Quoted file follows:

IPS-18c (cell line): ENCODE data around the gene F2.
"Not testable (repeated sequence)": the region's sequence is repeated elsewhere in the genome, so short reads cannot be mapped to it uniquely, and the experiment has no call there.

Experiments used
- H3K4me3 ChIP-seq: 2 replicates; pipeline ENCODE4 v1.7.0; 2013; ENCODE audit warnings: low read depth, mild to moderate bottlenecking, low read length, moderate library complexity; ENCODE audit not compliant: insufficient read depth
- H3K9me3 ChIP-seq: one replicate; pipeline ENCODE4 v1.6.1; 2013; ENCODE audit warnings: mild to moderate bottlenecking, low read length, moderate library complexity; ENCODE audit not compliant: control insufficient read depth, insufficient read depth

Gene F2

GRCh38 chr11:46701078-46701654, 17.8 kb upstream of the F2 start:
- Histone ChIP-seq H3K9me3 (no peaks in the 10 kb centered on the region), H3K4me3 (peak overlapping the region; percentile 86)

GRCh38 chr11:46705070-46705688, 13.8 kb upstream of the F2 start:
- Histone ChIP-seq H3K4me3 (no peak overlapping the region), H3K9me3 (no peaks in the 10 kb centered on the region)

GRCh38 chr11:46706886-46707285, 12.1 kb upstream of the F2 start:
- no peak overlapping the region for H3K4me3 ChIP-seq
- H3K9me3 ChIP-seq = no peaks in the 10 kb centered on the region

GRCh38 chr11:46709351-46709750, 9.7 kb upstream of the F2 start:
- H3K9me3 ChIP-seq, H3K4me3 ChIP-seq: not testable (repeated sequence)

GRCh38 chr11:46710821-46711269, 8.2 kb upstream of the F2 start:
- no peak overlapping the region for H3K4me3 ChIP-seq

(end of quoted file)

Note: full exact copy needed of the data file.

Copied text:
IPS-18c (cell line): ENCODE data around the gene F2.
"Not testable (repeated sequence)": the region's sequence is repeated elsewhere in the genome, so short reads cannot be mapped to it uniquely, and the experiment has no call there.

Experiments used
- H3K4me3 ChIP-seq: 2 replicates; pipeline ENCODE4 v1.7.0; 2013; ENCODE audit warnings: low read depth, mild to moderate bottlenecking, low read length, moderate library complexity; ENCODE audit not compliant: insufficient read depth
- H3K9me3 ChIP-seq: one replicate; pipeline ENCODE4 v1.6.1; 2013; ENCODE audit warnings: mild to moderate bottlenecking, low read length, moderate library complexity; ENCODE audit not compliant: control insufficient read depth, insufficient read depth

Gene F2

GRCh38 chr11:46701078-46701654, 17.8 kb upstream of the F2 start:
- Histone ChIP-seq H3K9me3 (no peaks in the 10 kb centered on the region), H3K4me3 (peak overlapping the region; percentile 86)

GRCh38 chr11:46705070-46705688, 13.8 kb upstream of the F2 start:
- Histone ChIP-seq H3K4me3 (no peak overlapping the region), H3K9me3 (no peaks in the 10 kb centered on the region)

GRCh38 chr11:46706886-46707285, 12.1 kb upstream of the F2 start:
- no peak overlapping the region for H3K4me3 ChIP-seq
- H3K9me3 ChIP-seq = no peaks in the 10 kb centered on the region

GRCh38 chr11:46709351-46709750, 9.7 kb upstream of the F2 start:
- H3K9me3 ChIP-seq, H3K4me3 ChIP-seq: not testable (repeated sequence)

GRCh38 chr11:46710821-46711269, 8.2 kb upstream of the F2 start:
- no peak overlapping the region for H3K4me3 ChIP-seq